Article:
Are you thrilled that you can skip over TV ads with your DVR and squelch online ads with an ad-blocker?
Don't get too cocky!
As you read this, advertisers are striking back all over the place with in-your-face ads that you literally can't avoid because -- as they boast on Madison Avenue -- you're captive. That's right: Outside your home, there are still ads that you must watch whether you like it or not.
Here are three places where, recently, captive advertising nearly drove me to shout, like Howard Beale in Network, "I'm mad as hell and I'm not going to take this anymore."
The doctor's waiting room
There I was, stuck waiting for a friend to complete a diagnostic test that might take as long as an hour. Fortunately, I had brought reading material. Unfortunately, the waiting room was equipped with a Tv that blared ads and educational videos too loudly for me to concentrate on anything else.
That TV, above, was supplied free to the doctor by AccentHealth, a service calling itself "America's Leading Waiting Room Media Network." In other doctors' waiting rooms in which I've been stuck, at least there were remotes handy to lower the sound volume. Not in this one.
So I checked all around the TV unit itself for sound controls. As you can see from my photo, whatever controls it might have had were kept out of reach behind a frame that enveloped the screen. Clearly, AccentHealth didn't want me -- or any other "captive" viewer -- lowering the volume.
Undaunted, I approached the office receptionist and asked if the volume could be turned down so that I could read. She told me that it could, but that she couldn't do it because there was some complication or other involved.
Later I called AccentHealth to find out how anyone stuck in such a room could get the volume lowered. A customer rep told me that doing so would require someone on the doctor's staff, possibly the office manager, to access special controls that AccentHealth had set up. That is, I thought to myself, if the staff knew how to do it and felt like bothering.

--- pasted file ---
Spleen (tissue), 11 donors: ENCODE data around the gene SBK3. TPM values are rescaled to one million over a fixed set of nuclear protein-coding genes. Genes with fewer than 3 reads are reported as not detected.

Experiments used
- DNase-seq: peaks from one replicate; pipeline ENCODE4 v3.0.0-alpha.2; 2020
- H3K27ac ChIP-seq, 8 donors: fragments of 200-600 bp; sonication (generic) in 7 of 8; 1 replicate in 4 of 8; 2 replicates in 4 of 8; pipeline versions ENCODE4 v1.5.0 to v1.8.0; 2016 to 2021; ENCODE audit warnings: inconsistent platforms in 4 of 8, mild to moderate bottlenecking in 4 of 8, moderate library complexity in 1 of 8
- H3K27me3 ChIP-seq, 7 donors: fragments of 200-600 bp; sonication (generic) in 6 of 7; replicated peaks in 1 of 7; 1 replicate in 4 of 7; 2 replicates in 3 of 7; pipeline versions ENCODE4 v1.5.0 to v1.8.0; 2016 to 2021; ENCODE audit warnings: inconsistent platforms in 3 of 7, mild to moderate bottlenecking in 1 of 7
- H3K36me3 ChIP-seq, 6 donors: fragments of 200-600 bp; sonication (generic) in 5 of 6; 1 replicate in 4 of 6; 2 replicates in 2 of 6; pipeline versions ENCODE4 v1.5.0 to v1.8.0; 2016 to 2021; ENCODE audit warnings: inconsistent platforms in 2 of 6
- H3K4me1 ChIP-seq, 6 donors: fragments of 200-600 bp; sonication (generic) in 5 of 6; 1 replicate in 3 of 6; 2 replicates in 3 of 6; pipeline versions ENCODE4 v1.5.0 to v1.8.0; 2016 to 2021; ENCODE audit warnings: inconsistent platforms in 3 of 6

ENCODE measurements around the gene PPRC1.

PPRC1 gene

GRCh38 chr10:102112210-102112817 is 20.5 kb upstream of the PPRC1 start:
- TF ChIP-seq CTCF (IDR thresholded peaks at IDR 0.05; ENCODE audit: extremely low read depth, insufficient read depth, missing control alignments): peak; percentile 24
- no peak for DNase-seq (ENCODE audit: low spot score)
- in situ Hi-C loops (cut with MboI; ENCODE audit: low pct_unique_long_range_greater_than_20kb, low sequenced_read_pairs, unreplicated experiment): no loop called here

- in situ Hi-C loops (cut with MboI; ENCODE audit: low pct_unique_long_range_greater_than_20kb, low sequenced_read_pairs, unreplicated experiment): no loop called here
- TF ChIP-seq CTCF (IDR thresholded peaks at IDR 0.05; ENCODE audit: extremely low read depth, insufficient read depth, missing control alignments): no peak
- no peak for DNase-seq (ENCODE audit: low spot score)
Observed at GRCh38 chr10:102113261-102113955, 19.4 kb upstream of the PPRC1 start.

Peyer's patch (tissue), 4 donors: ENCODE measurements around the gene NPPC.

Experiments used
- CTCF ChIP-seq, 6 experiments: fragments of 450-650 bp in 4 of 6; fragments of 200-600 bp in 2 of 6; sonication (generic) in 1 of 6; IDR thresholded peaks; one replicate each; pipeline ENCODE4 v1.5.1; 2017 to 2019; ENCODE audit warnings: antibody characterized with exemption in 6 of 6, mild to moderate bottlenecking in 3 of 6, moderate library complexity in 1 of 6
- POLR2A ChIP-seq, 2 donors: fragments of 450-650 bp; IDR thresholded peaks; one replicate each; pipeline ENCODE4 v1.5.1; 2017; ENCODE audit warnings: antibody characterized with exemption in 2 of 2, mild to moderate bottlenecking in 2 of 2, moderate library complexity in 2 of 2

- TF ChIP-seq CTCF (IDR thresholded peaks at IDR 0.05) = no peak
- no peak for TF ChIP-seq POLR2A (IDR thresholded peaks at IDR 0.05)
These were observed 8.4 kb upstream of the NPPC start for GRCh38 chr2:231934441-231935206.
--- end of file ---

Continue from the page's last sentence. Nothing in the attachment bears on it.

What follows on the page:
And so, I realized, the 173 million patients per year in the more than 30,000 physician waiting rooms that AccentHealth says it serves, are totally at the mercy of whatever intrusive volume each office permits.
And that's exactly how the pharmaceutical companies who already bombard you with TV drug ads night and day want it. As one pharmaceutical industry marketing blog explained, in describing the benefit of advertising via AccentHealth:
What if the very last word a patient heard before speaking to their doctor was "Lipitor," "Advair," or "Nexium"? What if Big Pharma could literally place a rep in the waiting room to whisper advice to patients as they crossed the threshold from waiting room to exam room? While this may not be entirely practical or possible, there's at least one way such a dream can almost come true.
Do doctors care about such intrusion in their patients' privacy? I doubt many have any idea how loud the TV sound is in their waiting rooms. Or if more than a few office staffs have bothered to consider their patients' need for quiet. As in so many areas of American life, commerce trumps privacy.
The gas station